Disney’s $4 billion acquisition of Lucasfilm and its outrageously lucrative properties in October 2012 was almost inevitable. People attuned to geekdom shouldn’t have been surprised when the House of Mouse scooped up Star Wars, for Disney knew full well it could steer a multi-faceted franchise since buying Marvel for the same amount in 2009. The two mega-properties share more than just a common owner. Marvel and Star Wars have a long shared history, not as competition, but as a melting pot of pop mythology. Since 1977, Star Wars and Marvel have been in a sort of endless feedback loop, dancing around the same strategies to their gainful advantage.
When Star Wars came out, nobody gave it a fair shake. George Lucas’ seemingly bizarre space movie with giant growling sasquatches and robotic villains confused enough people at movie studio 20th Century Fox that it was a near miracle when they saw Star Wars begin making money, and then promptly become the highest grossing movie ever made at the time.
Those sasquatches (Wookiees) and robotic villains (Darth Vader) were now part of a world that audiences wanted to explore further. They went to see the movie over and over again, but it couldn’t satiate their interest in the adventures of Luke Skywalker and the complex galaxy of stories George Lucas created. Star Wars was a post-war homage to 1930s serials, themselves big-screen representations of the comic books Marvel would go on to create at the end of that decade. An interrelated world of criss-crossing characters is what Marvel used to become a comics powerhouse, and what Star Wars used to closely resemble the types of comic books put out by Marvel.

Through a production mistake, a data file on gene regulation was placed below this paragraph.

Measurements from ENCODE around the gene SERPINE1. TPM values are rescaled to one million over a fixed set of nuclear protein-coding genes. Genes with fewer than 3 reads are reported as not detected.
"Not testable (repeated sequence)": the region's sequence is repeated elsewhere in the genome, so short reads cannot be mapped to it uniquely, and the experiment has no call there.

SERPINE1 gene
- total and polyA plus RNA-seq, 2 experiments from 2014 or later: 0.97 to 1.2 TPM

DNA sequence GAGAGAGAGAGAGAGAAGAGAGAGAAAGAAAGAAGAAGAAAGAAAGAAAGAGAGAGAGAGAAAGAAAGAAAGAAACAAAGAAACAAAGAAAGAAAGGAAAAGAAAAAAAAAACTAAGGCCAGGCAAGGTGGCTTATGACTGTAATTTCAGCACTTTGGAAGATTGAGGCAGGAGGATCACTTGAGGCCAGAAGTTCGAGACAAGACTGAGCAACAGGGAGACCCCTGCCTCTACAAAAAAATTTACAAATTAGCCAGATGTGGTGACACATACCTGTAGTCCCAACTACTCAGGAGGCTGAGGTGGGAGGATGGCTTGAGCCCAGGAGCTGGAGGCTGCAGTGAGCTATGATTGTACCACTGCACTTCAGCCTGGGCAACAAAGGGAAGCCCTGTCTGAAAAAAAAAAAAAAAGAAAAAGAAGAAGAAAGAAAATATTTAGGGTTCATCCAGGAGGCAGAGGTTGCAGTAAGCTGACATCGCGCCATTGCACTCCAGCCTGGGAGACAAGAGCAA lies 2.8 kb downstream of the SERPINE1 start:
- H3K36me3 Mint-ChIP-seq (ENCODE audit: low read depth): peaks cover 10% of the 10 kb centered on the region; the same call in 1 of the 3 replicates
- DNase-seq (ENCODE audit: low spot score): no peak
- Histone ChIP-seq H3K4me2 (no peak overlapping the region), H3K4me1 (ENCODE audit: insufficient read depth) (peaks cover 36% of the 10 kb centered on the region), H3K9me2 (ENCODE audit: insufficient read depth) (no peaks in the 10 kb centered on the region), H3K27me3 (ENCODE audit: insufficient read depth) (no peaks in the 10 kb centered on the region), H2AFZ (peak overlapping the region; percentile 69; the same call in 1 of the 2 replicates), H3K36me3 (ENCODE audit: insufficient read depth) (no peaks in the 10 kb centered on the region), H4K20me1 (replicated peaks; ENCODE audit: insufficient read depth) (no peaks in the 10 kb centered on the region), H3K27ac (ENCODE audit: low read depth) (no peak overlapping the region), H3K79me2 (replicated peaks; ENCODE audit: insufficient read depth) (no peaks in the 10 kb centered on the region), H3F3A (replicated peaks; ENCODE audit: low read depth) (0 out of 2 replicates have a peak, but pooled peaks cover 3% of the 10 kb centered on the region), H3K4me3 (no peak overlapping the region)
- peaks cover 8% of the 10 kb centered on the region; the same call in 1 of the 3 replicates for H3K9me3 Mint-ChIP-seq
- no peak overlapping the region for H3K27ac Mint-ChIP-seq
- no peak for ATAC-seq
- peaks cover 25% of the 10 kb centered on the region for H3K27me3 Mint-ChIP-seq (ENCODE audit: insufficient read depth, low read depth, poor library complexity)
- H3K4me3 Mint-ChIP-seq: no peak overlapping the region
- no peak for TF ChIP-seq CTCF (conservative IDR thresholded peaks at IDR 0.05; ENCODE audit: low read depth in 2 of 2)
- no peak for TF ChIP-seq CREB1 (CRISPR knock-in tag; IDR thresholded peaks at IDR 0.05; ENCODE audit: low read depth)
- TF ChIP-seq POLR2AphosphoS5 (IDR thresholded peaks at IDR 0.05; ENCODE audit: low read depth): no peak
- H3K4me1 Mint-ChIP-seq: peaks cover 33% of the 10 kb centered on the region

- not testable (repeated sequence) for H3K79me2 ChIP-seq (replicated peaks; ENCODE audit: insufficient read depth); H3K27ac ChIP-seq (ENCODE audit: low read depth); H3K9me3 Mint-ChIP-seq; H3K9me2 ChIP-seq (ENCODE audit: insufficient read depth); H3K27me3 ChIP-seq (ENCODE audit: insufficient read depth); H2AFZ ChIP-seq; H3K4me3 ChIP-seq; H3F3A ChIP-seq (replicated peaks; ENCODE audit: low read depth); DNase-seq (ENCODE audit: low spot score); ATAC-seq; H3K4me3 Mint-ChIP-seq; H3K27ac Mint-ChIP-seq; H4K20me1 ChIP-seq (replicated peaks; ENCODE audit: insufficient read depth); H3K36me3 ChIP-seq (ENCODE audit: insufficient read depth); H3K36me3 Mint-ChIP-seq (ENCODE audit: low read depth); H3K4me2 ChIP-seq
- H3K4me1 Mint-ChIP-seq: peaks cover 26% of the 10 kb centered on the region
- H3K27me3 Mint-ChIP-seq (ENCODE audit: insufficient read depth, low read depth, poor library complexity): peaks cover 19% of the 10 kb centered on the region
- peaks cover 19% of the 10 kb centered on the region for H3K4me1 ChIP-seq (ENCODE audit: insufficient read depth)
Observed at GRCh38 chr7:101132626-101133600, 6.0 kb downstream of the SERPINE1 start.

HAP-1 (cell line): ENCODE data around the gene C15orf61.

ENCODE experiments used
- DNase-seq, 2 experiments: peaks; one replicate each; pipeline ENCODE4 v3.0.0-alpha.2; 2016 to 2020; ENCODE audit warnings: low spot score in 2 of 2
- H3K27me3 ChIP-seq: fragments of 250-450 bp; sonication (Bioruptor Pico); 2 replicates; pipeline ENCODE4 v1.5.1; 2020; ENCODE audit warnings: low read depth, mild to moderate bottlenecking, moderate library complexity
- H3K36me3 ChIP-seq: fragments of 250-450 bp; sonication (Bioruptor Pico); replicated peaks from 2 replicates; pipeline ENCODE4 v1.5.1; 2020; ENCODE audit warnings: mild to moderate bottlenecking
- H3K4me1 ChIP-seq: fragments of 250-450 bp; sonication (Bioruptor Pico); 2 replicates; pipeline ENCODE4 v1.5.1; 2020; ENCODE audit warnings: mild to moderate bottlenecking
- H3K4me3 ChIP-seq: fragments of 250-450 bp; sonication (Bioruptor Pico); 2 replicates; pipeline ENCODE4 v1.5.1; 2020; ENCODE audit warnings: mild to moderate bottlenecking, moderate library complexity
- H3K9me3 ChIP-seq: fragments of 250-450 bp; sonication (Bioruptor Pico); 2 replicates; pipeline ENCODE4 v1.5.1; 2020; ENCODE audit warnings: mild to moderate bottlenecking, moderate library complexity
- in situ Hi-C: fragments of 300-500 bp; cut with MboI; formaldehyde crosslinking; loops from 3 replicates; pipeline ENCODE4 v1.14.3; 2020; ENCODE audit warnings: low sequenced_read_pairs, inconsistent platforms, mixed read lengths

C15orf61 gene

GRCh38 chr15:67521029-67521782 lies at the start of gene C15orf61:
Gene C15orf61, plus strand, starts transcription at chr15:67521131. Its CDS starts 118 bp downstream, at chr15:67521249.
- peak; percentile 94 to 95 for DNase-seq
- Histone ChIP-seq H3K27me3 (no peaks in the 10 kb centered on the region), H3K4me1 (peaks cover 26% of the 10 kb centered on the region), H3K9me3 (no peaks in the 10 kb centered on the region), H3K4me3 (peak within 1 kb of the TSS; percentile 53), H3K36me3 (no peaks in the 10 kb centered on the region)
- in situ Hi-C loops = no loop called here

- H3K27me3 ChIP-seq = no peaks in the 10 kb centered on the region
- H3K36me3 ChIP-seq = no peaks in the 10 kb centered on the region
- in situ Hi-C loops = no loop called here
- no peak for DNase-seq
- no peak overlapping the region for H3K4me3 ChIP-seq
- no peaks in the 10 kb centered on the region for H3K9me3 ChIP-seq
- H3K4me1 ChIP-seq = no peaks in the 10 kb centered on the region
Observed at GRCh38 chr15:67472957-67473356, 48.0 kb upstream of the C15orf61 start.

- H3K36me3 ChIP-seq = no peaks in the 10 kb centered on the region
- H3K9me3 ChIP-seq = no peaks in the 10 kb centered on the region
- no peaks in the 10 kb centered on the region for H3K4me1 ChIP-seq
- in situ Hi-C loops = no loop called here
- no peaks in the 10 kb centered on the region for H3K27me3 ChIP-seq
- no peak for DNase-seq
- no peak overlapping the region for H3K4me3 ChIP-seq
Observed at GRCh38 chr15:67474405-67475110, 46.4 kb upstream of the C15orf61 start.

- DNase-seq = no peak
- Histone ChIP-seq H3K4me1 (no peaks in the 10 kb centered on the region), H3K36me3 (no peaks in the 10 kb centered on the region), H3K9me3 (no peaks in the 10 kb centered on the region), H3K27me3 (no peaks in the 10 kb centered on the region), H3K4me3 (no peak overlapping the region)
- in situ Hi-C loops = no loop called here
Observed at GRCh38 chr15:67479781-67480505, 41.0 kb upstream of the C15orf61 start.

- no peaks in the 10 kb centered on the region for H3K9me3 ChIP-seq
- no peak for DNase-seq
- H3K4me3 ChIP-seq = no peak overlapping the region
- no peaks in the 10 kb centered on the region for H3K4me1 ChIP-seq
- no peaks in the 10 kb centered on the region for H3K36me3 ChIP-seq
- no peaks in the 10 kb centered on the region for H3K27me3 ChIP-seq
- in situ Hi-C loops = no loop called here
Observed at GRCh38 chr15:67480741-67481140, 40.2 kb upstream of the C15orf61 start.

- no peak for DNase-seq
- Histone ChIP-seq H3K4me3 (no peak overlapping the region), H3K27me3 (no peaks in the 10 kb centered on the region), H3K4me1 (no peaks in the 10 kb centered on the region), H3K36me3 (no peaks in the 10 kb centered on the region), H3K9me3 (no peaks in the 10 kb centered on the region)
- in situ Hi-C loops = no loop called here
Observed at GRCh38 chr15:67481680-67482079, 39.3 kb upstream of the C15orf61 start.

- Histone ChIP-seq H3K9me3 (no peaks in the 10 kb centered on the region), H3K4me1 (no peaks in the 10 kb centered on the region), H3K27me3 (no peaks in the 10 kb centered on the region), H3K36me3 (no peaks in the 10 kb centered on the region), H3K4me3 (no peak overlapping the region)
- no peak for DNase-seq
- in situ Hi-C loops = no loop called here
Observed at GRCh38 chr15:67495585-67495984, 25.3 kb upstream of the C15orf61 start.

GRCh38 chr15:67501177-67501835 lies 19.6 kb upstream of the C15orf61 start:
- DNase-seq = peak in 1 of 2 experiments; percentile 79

But by the late 1970s, Marvel was in a slump. It had cancelled 31 titles and was selling a mere 280,000 copies of Spider-Man comics, its most popular title. Comic panels looked drab with movies like Star Wars ruling the zeitgeist. To resuscitate itself, Marvel took an “If you you can’t beat ‘em, join ‘em” policy, and made a pitch to Lucasfilm to adapt Star Wars into comic book form. A six-issue run was approved, and it did gangbusters. The first issue alone sold more than a million copies — four times that of Spider-Man.
Kids ate the comics up because they gave readers a broader sense of the world George Lucas couldn’t put on screen. Luke’s life on Tatooine and his adventures against the Empire were shaded in within the pages of the comics, but after the first six issues (with the last one featuring the cheeky title “Is This the Final Chapter?”) Marvel went off on its own with Lucas-stipulated instructions not to mention Darth Vader or the relationship between Luke and Leia. He’d save that for The Empire Strikes Back.
The first new story was issue #7, which began with an original Han and Chewie-centric run explaining why Han hadn’t paid Jabba the Hutt in A New Hope. The original comic run continued on for nearly a decade, and ended with issue #107 in 1986. That was three whole years after the original movie trilogy ended with Return of the Jedi.